AMDA: Recovery Based On Trust in The Digital WorldBy Alejandro Enríquez | Thu, 10/08/2020 - 06:00
Q: How would you describe AMDA’s role amid uncertain times?
A: We were proactive in the most challenging situation the automotive market has faced in more than 80 years. The pandemic led to lower sales of light and heavy vehicles, with the light-vehicle market taking the worst hit. Between January and August, the market fell 31.4 percent year-on-year. In absolute numbers, this represents 268,000 fewer vehicles sold than in 2019. Behind this drop, there is an impact on investment opportunities, job opportunities and, particularly for dealerships, we estimate that 6,200 jobs were lost in this period, a 5 percent reduction compared to 2019. This is despite the great effort dealerships have made to keep jobs. Having skilled workers requires investment to train them properly, which makes it even more challenging for car dealerships when they lose those valuable assets. Fortunately, there are no signs to suggest that dealerships will definitely cease operations.
The worst effects of this crisis are yet to be seen, so the risk remains. After the historic drop in sales, the recovery trend observed from June onward remains slow and growth rates are still moderate. The times ahead will be challenging. AMDA forecasts a 28 percent fall in total sales for 2020, which sets sales below the 1 million line. The market will likely not see 2019 levels of sales until 2024. Dealerships must plan accordingly and we hope all of them survive.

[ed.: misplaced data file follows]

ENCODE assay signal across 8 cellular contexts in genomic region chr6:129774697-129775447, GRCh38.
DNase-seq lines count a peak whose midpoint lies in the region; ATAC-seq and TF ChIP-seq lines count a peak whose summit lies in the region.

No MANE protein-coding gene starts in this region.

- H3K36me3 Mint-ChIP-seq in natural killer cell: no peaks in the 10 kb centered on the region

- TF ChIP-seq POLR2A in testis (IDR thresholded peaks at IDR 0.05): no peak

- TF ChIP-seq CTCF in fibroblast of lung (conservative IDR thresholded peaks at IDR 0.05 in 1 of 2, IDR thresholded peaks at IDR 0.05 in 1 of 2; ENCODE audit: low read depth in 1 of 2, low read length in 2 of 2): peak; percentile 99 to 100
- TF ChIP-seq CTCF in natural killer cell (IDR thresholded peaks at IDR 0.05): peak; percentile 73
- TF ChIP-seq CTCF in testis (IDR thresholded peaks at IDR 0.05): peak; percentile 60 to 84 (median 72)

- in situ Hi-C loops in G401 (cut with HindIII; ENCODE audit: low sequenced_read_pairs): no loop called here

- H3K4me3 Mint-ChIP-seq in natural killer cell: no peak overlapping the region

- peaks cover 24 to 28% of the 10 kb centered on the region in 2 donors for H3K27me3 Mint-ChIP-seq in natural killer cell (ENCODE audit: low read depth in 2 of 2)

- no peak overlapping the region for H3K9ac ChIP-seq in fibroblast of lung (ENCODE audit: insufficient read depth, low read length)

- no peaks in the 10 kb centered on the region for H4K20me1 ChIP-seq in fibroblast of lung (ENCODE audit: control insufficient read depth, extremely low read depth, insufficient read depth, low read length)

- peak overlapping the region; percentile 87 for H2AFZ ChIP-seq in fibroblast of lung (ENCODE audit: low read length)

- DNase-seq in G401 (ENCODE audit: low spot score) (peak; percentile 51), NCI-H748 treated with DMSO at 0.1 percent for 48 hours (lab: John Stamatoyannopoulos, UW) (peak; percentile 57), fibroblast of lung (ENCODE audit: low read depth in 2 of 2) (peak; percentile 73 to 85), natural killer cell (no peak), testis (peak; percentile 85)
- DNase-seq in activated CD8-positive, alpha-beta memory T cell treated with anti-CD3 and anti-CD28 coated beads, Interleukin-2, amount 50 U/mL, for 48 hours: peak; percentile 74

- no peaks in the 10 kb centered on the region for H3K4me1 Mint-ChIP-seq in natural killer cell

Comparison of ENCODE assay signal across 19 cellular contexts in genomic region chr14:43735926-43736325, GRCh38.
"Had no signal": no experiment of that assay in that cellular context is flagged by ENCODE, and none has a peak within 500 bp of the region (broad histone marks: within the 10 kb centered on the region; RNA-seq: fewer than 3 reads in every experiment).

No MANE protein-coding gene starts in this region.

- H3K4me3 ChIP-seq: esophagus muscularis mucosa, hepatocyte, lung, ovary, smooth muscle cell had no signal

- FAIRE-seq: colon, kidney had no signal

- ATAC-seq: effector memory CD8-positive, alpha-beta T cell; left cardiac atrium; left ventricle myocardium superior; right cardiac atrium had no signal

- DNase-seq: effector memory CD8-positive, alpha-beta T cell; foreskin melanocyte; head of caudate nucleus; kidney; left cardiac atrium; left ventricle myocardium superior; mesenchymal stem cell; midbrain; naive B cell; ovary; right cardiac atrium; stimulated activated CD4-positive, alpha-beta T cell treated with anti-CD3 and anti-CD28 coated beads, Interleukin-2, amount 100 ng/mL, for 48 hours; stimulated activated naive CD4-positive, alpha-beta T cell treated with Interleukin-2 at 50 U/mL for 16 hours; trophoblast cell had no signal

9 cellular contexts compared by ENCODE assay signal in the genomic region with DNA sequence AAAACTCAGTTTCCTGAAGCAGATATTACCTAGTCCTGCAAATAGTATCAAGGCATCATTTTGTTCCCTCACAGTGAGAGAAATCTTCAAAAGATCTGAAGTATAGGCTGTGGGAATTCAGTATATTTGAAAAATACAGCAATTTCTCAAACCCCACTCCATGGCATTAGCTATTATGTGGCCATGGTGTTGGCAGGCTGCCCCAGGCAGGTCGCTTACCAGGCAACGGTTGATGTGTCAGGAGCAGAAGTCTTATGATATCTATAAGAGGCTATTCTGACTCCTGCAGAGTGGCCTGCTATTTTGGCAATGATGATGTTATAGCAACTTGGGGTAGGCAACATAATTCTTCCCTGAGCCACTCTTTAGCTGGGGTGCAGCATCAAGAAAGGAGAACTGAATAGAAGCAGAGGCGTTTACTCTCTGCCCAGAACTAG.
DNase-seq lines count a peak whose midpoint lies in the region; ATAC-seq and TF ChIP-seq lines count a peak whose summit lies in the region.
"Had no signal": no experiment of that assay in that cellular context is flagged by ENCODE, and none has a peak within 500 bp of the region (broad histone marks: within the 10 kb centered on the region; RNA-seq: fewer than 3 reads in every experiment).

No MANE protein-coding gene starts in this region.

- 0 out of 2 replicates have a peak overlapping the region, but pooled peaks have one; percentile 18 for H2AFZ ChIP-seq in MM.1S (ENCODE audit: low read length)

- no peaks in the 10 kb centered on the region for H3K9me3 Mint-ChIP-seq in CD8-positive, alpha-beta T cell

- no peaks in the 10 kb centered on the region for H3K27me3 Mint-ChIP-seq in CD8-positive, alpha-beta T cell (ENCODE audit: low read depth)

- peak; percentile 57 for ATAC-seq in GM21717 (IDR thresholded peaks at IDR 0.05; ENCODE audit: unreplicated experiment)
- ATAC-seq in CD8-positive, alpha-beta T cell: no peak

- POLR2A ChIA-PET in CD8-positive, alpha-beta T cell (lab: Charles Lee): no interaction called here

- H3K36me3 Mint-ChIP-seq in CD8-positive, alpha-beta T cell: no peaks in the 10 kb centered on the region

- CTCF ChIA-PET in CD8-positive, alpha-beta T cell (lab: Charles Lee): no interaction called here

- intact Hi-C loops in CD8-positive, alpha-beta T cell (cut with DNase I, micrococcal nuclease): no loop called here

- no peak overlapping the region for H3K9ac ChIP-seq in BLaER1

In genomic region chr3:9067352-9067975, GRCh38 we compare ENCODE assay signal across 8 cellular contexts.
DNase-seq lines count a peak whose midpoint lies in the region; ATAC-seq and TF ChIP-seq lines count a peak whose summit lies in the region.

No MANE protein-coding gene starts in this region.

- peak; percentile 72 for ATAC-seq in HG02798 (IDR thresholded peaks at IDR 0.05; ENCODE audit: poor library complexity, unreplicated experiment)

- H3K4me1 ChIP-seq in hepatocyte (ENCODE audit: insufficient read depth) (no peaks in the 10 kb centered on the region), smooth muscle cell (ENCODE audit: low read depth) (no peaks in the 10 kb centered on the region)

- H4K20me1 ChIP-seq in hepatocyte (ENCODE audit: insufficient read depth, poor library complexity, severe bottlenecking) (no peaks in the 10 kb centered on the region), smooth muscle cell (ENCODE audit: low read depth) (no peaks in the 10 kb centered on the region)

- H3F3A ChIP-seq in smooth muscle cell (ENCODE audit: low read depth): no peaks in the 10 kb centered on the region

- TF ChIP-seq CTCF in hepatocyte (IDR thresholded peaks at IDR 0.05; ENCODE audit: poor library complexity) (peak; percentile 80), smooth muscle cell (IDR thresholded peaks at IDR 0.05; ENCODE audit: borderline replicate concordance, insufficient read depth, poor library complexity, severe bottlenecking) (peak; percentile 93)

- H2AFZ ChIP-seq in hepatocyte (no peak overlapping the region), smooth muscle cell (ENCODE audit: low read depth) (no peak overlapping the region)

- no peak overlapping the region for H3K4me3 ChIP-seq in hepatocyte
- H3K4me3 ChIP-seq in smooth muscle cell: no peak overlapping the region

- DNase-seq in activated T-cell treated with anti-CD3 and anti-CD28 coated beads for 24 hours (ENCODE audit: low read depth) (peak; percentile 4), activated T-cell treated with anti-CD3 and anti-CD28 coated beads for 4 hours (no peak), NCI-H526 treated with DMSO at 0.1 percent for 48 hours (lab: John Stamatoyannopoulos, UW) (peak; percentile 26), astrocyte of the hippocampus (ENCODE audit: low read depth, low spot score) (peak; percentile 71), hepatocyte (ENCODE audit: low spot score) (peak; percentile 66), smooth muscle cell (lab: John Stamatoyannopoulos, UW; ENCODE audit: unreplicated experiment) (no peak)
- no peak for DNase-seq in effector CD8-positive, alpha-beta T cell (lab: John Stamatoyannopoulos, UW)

Q: What is the objective of AMDA’s partnership with Mercado Libre?
A: Government orders to close dealerships and mobility restrictions forced the market to take a big leap into digitalization. Interestingly enough, although some companies had already adapted digital strategies, most market players transitioned toward digital sales slowly. The pandemic turned everything digital, not only for sellers but for potential customers, especially among those over 50 years of age. We need to generate more capabilities and focus on training at the different levels of organizations. There will be a coexistence between physical dealerships and digital platforms. What we are seeing is that more and more sales start online with just a few steps taken on the sales floor.
Our partnership with Mercado Libre is focused first on training. However, our goal is to enable more useful tools to make the most of that marketplace. We are also creating partnerships with JATO Dynamics and other companies to strengthen dealerships’ capabilities through relevant data and analysis to improve customer experience.
Q: How should dealerships build a customer-centric focus?
A: We have to get back to basics. Companies and organizations often have taken an overly complicated path toward to the customer rather than simply creating a business relationship with the customer. The fundamental principle is to generate trust in the customer through product quality and sufficient training to identify what the customer is actually looking for rather than pushing for what we want to sell. We should translate this to the digital world. An important element is intuition, which makes for a smooth user experience, a direct interaction with a few clicks that displays our customers’ interests on the screen. All dealerships master these elements in the real world. Rather than investing in powerful digital ecosystems, they should use that same personal touch when creating their unique connection with the customer. This becomes more relevant when we have new customers who are having their first digital experience with a vehicle sales process. Generating trust with the customer should be the foundation not only of the automotive sector but for all value chains.